Posted on | July 10, 2012 | 9 Comments
Is it a tax or a penalty? What are the politics? How will it affect the election? Is John Roberts a savior or a traitor? Blah, blah, blah. If you want to know what the Obamacare ruling really means, look past all those cable news blab-fest talking points and turn to page B7 of the Business Section in the New York Times. There you will find a funny little story about corporate health insurance behemoth WellPoint and their $4.9 billion monopoly move to acquire Amerigroup, a big player in the Medicaid business. As the article points out, the ratification of so-called Obamacare by Roberts and Co. was the predicate for this merger and is likely to catalyze the “increasing consolidation” of the health insurance industry. In other words, one of the most profitable sectors of the US economy is going to see even more monopolization as profiteers position themselves to reap the guaranteed revenue coming from this government mandated and, quite often, taxpayer-funded market now cemented into law by the black-robed bricklayers of the Supreme Court. If you thought Citizens United was good for corporations, wait until you see what these corporate “caregivers” get outta this deal. The most troubling assessment and the creepiest language comes from Edward Kaplan, a senior vice president of a financial lamprey that makes its money advising the sharks teeming in the chum-filled water of corporatized health care. Projecting the near-term outlook of the Medicaid as a profit-producing paradigm, Kaplan stated, “Fifteen to 20 million lives will be up for grabs in 2014, and WellPoint wants some of those lives.” Has it ever been stated more clearly than that? It is what happens when the profit motive becomes the prime motive for health care. In fact, it is why we have “health insurance” instead of “health care.” Insurance is a bet. A bet that they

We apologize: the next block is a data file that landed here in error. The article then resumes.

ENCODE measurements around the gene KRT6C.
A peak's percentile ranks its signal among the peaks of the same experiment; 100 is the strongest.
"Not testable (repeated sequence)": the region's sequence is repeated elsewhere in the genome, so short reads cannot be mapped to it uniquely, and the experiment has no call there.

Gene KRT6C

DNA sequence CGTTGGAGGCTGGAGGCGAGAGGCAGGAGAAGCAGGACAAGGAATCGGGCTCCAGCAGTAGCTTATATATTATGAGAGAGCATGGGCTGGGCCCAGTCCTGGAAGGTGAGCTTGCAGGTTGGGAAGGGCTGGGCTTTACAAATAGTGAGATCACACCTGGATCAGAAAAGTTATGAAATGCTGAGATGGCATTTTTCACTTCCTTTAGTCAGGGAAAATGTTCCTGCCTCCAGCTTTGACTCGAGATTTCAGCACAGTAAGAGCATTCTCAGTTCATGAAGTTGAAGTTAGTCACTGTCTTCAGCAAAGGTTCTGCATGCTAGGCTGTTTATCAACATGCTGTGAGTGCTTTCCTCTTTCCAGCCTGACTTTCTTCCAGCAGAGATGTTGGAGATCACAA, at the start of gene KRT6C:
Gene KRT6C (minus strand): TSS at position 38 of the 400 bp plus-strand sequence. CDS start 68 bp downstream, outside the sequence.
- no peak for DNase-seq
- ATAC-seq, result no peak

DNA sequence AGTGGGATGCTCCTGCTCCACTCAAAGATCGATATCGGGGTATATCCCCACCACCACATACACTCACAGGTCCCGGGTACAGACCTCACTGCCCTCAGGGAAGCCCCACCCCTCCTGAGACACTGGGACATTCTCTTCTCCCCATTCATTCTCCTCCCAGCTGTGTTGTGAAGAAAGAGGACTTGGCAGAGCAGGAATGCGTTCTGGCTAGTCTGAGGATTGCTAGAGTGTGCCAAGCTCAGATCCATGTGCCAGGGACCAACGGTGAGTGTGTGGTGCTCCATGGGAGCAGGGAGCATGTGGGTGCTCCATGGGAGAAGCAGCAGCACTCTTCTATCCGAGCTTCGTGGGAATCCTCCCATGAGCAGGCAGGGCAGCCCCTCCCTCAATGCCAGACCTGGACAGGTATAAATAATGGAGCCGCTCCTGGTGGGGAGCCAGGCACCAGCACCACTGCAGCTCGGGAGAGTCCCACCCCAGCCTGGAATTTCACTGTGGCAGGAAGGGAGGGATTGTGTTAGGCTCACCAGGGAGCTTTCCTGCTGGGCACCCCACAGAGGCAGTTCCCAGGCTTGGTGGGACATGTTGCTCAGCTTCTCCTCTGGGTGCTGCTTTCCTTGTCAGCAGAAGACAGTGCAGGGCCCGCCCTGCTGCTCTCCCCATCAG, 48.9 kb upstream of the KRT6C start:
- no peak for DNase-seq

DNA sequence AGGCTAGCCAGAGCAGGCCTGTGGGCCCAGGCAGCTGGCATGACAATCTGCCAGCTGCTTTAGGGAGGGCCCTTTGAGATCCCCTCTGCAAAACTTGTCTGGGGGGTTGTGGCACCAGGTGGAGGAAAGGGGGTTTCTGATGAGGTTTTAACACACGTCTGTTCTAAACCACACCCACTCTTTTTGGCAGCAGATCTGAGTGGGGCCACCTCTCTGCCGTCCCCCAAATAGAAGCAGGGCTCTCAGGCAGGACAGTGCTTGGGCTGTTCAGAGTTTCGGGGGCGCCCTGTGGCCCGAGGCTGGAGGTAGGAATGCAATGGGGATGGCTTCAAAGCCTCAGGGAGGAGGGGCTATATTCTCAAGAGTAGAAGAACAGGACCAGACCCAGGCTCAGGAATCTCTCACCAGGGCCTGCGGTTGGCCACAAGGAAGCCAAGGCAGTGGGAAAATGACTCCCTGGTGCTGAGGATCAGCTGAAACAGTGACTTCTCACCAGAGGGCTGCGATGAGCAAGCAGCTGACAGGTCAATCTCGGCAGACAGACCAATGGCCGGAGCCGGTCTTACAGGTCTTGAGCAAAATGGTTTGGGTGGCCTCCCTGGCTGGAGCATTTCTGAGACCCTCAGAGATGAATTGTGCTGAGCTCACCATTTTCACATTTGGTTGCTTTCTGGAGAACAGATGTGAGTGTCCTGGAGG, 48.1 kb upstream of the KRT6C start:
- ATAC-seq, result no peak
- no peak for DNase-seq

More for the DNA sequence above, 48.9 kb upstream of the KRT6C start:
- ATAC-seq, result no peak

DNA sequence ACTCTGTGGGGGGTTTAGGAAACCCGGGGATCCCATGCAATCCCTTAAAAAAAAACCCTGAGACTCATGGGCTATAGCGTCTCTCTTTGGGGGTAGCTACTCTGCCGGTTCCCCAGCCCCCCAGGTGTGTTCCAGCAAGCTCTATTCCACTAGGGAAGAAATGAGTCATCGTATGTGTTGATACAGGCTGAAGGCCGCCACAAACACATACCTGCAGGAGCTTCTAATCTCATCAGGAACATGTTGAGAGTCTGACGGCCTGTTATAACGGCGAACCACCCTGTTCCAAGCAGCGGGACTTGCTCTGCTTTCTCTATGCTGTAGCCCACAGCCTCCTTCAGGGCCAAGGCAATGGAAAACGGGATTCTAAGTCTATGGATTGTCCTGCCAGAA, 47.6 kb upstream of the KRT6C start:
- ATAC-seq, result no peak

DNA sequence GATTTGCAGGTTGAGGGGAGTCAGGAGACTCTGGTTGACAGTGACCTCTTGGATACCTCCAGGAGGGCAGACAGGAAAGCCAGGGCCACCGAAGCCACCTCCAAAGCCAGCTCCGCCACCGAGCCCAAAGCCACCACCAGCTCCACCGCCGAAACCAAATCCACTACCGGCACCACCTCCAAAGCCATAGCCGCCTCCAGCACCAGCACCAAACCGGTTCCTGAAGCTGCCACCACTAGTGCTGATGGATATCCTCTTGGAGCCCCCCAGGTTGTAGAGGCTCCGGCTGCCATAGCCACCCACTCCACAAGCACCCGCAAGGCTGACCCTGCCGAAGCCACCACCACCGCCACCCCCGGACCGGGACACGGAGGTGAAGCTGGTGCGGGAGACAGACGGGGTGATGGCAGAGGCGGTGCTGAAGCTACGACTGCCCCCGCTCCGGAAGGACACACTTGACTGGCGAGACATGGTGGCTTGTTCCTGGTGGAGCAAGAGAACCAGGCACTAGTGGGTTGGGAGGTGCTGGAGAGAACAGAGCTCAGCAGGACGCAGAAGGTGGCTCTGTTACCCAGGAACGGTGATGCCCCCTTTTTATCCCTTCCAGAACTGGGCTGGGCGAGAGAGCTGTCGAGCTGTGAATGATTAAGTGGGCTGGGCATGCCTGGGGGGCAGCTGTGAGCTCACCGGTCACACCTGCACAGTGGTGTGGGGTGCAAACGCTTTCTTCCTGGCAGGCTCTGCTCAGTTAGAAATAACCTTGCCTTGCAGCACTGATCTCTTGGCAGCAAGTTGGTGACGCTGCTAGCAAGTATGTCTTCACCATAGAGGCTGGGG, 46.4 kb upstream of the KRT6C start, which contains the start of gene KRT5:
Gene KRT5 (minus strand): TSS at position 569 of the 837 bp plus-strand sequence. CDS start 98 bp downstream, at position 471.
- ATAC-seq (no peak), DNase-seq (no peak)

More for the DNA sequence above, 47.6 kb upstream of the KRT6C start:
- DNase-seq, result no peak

can make more money off of you than they spend on you. That’s the health insurance game, in a nutshell. Health care, on the other hand, is just what it sound like, the process of caring for the health of people. No games. No bets. And the health insurance business placed its bet on Obamacare. They did not spend wildly to defeat it. Either it would lose, and their gravy train would remain intact. Or it would win, and they’d do what they are doing now…position the gravy train to make a stop at the US Treasury. Like so many corporate bets placed on Capitol Hill, they couldn’t lose. The only no-win scenario was a single-payer system, or some version of Medicare For All. But the fix was in almost as soon as Obama was in the White House. While pundits on “the Left” moan and groan about Obama’s capitulation to Congress on single-payer, the simple, logical conclusion is that it never really had a chance. Not with those big corporate kingmakers looming just beyond the teleprompters. Like the consolidation frenzy led by “Too-Big-To-Fail” banks in the two years after the Great Financial Crash of 2008, the health care “overhaul” is really just another artfully-hedged bet at the expense of us all. So, once the Affordable Care Act kicks in, expect there to have been a lot more “consolidation” and more profit-certainty factored into the bottom lines of the big insurance companies. They have a captive market. We will all be mandated to buy their products. And if we cannot afford it? Taxpayers will fill the trough. You see, that’s what this really is…it’s not a tax or a penalty. It’s a trough. Like the defense industry and the prison industry, the health insurance industry is getting its very own trough of taxpayer money, filled with annual regularity and with very little chance of ever being cut-off. And that is, perhaps, the threshold an industry must cross before it truly becomes an “industrial complex.” The Military-Industrial Complex has that national security lever it pulls and pulls and pulls, and the taxpayer machine spills and fills the trough. The Prison-Industrial Complex has the War on Drugs and the media’s “it bleeds, it leads” mantra to keep those state and federal dollars coming. And now big health insurance finally has a guaranteed source of money to fill a government-mandated trough. And like the other industrial complexes, it is questionable whether health care, like war and prisons, should be governed by the profit motive. It has arrived. Welcome to the Health Insurance-Industrial Complex. So long, single-payer health care, we hardly knew ya.